Posted by: David in NY | Jun 10, 2010 2:46:18 PM
Activist judge really means: a judge who makes a ruling I disagree with if it involves overturning law or precedent.
Meanwhile liberal means supporting expansive rights, except those found in the 2nd, 9th and 10th amendments.
Posted by: monty | Jun 10, 2010 4:41:22 PM
Whether a person is an "activist" judge does not depend exclusively on whether he or she is willing to overturn legislation. It turns on whether the overturning is correct. If it is, as it was in Heller, then the charge of "activist" is without merit.
Posted by: Bill Otis | Jun 10, 2010 5:51:16 PM
David should reveal how much of his income depends on tax revenues. If a substantial fraction does, his conflict of interest makes his personal attack on the moderate mainstream have no credibility, being just irresponsible ad hominems. These show frustration in the traverse. The frustration is understandable. The facts abandoned the left 100 years ago.
Posted by: Supremacy Claus | Jun 10, 2010 9:07:33 PM
There is no constitutional basis for judicial review. All judicial review is insurrection against the constitution, Article I Section 1. It should be punishable by death after a brief trial consisting of the reading of the appellate decision.
As a matter of historical policy setting, judicial review has also been an unmitigated disaster for the nation. The first decision, Marbury, was corrupt, and contained a lot of illegality. The second, Dred Scott, set off a Civil War. Roe v Wade involved the signing of the death warrants of millions of viable babies. Forced busing destroyed viable, prosperous black neighborhoods. Why are all these decisions so damaging? The members of appellate courts appear to all be cult indoctrinated dumbasses, once intelligent, but mentally crippled by their law school educations.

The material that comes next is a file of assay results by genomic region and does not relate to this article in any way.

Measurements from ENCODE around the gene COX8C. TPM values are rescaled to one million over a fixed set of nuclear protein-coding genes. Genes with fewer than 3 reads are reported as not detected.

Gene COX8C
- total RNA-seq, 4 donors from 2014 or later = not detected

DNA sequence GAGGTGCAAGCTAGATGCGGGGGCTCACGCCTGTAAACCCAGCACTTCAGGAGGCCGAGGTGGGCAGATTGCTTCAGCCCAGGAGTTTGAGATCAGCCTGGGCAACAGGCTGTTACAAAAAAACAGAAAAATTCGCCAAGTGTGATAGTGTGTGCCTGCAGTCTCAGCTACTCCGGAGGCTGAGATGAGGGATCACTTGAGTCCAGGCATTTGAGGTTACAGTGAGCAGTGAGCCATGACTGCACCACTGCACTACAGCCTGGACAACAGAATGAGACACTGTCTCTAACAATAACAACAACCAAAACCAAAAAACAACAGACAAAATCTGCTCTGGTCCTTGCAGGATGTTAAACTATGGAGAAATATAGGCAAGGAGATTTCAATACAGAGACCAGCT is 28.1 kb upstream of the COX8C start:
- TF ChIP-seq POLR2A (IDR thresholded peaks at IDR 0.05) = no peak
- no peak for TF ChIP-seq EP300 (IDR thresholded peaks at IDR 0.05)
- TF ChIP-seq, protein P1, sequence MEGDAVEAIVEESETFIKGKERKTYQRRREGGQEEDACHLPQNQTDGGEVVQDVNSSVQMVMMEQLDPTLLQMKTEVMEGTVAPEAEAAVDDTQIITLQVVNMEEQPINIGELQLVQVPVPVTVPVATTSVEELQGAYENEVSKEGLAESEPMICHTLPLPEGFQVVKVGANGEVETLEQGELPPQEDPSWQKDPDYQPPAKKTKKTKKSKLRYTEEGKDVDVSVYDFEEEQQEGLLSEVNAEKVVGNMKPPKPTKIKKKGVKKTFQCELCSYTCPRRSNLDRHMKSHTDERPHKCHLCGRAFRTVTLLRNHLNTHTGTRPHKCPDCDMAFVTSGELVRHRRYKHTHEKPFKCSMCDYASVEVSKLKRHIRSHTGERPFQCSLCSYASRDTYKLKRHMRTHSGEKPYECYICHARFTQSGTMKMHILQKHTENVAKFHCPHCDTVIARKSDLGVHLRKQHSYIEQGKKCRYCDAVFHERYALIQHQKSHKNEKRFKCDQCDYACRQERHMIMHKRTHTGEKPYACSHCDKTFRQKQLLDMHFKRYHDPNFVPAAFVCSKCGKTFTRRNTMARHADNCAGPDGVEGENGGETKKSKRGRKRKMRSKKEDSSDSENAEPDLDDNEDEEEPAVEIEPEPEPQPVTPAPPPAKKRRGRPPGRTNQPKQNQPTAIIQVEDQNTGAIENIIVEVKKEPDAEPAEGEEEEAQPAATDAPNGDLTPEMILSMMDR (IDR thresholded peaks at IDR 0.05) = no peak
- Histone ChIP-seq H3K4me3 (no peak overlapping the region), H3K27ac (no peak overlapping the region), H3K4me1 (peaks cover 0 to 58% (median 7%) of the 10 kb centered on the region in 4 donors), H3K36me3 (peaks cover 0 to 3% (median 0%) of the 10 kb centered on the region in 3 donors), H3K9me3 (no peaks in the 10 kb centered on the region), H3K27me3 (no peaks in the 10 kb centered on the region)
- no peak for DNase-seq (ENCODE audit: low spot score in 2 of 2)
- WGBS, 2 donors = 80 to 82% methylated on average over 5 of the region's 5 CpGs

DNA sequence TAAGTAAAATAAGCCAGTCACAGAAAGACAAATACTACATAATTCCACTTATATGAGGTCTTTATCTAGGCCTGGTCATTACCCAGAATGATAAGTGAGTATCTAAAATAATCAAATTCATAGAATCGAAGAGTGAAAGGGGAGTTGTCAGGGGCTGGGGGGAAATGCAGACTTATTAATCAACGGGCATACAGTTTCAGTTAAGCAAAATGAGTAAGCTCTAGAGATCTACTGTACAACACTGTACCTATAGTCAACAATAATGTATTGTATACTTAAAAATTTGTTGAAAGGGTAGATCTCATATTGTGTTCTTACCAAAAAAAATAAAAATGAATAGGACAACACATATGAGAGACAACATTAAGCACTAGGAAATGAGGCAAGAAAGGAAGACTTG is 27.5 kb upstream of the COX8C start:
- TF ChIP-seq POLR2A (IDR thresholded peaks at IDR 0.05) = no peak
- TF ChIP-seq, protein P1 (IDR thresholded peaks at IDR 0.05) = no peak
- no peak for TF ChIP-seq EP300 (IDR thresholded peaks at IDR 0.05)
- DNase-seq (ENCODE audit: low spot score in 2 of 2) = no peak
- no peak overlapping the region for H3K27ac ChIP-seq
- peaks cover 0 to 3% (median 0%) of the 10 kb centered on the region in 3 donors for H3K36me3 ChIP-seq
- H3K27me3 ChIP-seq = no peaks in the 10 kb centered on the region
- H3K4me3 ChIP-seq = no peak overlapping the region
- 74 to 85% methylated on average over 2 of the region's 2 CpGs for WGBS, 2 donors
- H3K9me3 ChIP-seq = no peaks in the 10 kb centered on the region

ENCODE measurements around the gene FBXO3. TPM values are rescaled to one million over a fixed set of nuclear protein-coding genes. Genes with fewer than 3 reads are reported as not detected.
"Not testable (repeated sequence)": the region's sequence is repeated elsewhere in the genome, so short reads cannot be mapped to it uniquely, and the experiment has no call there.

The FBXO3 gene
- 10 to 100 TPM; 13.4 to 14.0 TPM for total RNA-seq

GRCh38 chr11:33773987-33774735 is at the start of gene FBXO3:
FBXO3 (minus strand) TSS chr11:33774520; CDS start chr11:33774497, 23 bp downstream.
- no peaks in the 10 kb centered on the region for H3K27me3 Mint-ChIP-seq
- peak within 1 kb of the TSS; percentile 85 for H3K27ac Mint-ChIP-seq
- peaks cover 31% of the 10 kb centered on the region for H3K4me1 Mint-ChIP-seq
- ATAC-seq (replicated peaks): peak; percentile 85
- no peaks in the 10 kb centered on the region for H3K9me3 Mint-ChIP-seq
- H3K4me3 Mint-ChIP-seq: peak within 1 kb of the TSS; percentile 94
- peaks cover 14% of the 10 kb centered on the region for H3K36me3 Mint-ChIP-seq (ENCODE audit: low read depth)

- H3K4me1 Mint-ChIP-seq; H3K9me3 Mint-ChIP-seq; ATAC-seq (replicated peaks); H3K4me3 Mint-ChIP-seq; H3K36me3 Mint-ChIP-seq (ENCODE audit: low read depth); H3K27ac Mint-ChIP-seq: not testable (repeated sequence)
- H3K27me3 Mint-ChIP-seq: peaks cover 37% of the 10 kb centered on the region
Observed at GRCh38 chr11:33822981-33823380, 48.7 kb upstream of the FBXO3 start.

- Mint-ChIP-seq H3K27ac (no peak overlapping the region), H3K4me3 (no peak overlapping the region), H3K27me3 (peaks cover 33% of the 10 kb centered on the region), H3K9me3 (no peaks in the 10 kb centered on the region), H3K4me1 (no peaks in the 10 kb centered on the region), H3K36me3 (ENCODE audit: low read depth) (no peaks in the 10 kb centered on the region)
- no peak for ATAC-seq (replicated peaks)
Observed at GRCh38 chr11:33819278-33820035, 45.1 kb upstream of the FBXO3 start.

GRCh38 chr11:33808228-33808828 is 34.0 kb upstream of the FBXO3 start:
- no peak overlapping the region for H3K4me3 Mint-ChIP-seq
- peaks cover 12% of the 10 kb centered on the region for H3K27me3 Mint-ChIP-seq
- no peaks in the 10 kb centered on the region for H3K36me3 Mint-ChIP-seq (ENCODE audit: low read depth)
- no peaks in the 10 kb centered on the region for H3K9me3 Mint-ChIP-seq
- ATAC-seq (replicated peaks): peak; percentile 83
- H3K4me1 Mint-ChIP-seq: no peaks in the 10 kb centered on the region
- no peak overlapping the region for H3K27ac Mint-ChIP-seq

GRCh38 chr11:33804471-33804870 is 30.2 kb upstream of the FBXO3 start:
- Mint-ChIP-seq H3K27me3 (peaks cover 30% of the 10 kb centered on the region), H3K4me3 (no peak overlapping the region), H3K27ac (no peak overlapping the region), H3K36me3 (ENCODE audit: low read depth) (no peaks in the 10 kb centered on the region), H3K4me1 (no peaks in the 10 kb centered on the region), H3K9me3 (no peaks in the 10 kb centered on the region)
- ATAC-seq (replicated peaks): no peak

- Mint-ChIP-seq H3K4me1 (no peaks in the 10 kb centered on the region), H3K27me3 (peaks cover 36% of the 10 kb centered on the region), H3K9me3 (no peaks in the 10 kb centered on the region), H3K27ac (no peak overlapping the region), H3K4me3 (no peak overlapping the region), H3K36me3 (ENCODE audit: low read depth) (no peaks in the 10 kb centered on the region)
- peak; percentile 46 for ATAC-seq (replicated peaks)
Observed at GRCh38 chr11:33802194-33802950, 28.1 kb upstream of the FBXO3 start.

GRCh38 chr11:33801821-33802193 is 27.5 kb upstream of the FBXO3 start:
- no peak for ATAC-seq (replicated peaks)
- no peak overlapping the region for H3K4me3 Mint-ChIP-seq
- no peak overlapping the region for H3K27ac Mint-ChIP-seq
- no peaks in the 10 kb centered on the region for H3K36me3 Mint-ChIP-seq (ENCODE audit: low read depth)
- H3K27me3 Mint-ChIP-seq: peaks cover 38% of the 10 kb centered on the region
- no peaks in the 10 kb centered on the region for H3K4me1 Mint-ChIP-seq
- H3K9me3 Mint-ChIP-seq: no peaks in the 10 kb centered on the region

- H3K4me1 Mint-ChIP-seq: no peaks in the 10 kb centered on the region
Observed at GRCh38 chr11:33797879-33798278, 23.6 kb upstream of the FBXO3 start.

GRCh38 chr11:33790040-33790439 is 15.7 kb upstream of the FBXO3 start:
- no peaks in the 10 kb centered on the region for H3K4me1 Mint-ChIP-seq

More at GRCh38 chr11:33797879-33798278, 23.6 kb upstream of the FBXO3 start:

Posted by: Supremacy Claus | Jun 10, 2010 10:31:24 PM
"Heller seemed to make it impossible for those on the right to hurl the "activist" invective against any and every jurist who ever declared unconstitutional a duly-enacted piece of legislation."
Amusing naivete if you actually believe this. Conservatives overturned legislation before that. The people as a whole if anything are more supportive of gun rights than some of the other laws they struck down.
But, and I hope you realize this, the whole point is that certain things are not deemed to be "duly enacted." When the SC -- to take a simplistic view that at times dominates -- overturns such legislation, they are not being "activist," but just following the law. If "activist" just means "overturning legislation wrongly," it is pablum, but such is the nature of much political rhetoric.
Posted by: Joe | Jun 11, 2010 12:35:40 PM
Irony point #1: Justice Thomas has voted to overturn more laws than any other Justice on the bench. Guess he's one of those activist judges as well?
Irony point #2: The Civil Rights movement advanced most significantly after the passage of the Civil Rights Act of 1964, which the Warren Court upheld notwithstanding commerce clause challenges. Does this mean that the Warren Court's judicial restraint was actually secret judicial activism?
Posted by: Res ipsa | Jun 11, 2010 2:53:59 PM